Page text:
Chancellor Angela Merkel’s Cabinet extended by two years a facility for troubled German banks to seek government aid as efforts to form a pan-European bank- rescue fund drag on.
Banks will be allowed to seek assistance from Germany’s Soffin fund until the end of 2014, ministers meeting in Berlin today decided. Under current legislation, the fund would have stopped taking applications at the end of this year.
“Given the ongoing sovereign debt crisis in the euro area, there continue to be potential hazards for financial stability,” the Finance Ministry said in a document prepared for ruling coalition lawmakers. European resolution rules for banks won’t be in place before “the beginning of 2015.”
Germany reopened Soffin in February to counter the threat of financial-institution failures during the debt crisis, after allaying lenders’ concerns that they would bear the brunt of the cost. The new rules, which require parliamentary approval, will only give access to those banks that pay a fee to replenish the fund, according to the document. Banks may be required to fill any financing gaps when Soffin expires, the paper shows.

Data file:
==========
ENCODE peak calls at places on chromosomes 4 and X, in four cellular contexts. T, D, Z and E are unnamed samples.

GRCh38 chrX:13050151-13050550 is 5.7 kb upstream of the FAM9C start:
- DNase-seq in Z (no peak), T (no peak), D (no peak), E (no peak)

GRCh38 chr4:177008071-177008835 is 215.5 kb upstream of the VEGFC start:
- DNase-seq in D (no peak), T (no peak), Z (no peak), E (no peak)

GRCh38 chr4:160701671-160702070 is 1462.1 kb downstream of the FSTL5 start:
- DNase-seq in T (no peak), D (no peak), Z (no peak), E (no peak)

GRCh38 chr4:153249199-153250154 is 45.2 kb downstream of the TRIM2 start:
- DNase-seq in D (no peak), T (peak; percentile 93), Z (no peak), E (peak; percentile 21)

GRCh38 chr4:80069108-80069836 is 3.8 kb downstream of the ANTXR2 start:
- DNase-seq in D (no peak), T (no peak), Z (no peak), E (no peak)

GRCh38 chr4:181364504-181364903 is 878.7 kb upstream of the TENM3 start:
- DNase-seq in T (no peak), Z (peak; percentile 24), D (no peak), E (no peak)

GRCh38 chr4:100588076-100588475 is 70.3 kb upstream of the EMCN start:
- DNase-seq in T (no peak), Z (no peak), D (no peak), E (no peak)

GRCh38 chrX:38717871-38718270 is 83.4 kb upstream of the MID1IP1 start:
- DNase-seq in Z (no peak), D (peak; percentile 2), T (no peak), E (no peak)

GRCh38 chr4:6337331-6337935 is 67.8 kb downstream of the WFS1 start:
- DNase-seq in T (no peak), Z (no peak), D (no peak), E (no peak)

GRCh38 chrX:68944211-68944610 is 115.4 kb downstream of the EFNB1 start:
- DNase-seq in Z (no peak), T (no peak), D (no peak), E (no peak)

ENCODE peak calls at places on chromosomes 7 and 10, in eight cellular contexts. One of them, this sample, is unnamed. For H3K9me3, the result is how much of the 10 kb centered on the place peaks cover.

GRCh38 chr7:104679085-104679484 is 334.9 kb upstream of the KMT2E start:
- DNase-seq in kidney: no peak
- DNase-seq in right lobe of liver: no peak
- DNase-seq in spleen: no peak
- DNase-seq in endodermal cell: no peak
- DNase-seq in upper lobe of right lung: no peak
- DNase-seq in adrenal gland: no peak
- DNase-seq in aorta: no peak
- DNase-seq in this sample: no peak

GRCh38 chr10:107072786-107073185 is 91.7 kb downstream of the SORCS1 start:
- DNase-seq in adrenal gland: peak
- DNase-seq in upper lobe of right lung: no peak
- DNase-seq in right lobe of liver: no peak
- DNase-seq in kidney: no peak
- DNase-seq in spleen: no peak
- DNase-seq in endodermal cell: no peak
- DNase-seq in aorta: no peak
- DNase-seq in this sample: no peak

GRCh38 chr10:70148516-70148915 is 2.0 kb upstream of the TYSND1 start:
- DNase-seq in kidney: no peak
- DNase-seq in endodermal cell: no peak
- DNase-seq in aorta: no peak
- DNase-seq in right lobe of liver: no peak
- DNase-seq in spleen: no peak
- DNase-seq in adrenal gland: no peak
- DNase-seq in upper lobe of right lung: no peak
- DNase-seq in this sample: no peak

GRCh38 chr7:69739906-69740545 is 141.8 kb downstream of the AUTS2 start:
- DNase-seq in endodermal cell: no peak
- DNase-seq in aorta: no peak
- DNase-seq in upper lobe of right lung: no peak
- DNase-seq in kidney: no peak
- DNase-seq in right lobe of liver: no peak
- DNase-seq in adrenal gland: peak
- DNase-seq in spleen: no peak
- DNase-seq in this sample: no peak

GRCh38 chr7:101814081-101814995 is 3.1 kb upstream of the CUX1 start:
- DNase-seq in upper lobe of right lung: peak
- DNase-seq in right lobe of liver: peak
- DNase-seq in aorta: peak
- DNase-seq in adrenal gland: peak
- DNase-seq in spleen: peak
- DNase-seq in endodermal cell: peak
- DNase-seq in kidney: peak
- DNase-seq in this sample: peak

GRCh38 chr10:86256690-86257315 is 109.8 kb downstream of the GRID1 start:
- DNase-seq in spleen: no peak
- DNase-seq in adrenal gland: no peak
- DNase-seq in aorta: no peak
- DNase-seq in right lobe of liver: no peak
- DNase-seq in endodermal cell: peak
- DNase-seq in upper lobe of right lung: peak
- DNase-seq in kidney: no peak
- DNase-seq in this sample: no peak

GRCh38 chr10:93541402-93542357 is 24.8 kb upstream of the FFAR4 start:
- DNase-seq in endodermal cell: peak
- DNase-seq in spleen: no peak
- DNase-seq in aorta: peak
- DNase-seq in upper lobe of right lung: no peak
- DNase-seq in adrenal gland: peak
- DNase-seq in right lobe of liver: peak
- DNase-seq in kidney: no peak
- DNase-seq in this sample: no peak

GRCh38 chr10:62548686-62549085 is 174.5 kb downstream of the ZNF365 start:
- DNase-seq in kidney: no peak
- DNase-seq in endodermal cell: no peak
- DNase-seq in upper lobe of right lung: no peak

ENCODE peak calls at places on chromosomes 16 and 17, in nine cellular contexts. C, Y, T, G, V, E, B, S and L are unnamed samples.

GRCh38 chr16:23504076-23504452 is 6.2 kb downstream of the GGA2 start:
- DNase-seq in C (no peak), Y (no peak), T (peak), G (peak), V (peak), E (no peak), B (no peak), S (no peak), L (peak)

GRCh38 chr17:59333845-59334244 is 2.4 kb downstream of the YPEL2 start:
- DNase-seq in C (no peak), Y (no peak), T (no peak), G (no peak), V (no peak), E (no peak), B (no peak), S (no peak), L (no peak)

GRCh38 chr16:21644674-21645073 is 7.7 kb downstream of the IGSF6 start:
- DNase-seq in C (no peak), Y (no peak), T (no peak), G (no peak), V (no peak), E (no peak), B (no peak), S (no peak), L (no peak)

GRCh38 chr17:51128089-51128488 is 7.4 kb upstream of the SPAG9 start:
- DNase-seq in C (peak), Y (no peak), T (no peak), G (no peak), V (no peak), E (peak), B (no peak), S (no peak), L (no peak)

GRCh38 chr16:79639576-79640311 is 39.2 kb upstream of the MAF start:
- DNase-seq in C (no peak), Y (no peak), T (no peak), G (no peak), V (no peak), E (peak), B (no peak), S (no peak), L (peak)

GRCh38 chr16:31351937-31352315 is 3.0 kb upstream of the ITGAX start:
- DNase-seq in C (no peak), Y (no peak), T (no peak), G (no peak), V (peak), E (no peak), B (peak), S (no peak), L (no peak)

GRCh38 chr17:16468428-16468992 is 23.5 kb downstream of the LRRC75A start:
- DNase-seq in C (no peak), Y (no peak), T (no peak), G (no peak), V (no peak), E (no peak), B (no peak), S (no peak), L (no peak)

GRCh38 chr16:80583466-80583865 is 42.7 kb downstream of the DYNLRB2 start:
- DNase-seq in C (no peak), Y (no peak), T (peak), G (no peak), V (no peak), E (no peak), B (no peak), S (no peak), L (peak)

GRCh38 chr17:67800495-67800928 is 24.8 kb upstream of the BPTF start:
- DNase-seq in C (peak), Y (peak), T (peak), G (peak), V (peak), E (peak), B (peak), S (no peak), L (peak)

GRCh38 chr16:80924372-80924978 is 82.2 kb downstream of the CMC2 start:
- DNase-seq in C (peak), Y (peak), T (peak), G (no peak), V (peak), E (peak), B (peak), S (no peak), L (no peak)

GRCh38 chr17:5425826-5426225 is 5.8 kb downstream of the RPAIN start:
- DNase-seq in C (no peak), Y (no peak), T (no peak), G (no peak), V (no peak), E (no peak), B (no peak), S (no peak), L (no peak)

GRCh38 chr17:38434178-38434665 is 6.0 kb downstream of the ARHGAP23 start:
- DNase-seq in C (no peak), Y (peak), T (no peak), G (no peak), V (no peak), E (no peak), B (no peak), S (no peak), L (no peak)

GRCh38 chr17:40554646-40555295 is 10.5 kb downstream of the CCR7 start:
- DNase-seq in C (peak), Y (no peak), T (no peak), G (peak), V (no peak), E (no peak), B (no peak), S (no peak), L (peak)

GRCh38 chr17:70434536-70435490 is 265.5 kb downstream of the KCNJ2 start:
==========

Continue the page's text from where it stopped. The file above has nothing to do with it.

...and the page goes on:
“The law will improve the supervision of financial stability in Germany,” Klaus-Peter Flosbach and Ralph Brinkhaus, lawmakers from Merkel’s Christian Union bloc, said in an e-mailed statement. “Germany is making a contribution toward more stable financial markets at European and international level as well.”
Wolfgang Schaeuble, the German finance minister, recommitted to common rules for Europe’s banks to help them survive future market turmoil two days ago as he sought to reassure investors that the banking union will come into force.
His comments, in a speech to the second Bank of Thailand Policy Forum in Bangkok, marked a shift in tone after Schaeuble led criticism last month of the euro area’s rush toward a single bank supervisor. Setting up European Union-wide banking supervision is on the agenda at this week’s EU summit.
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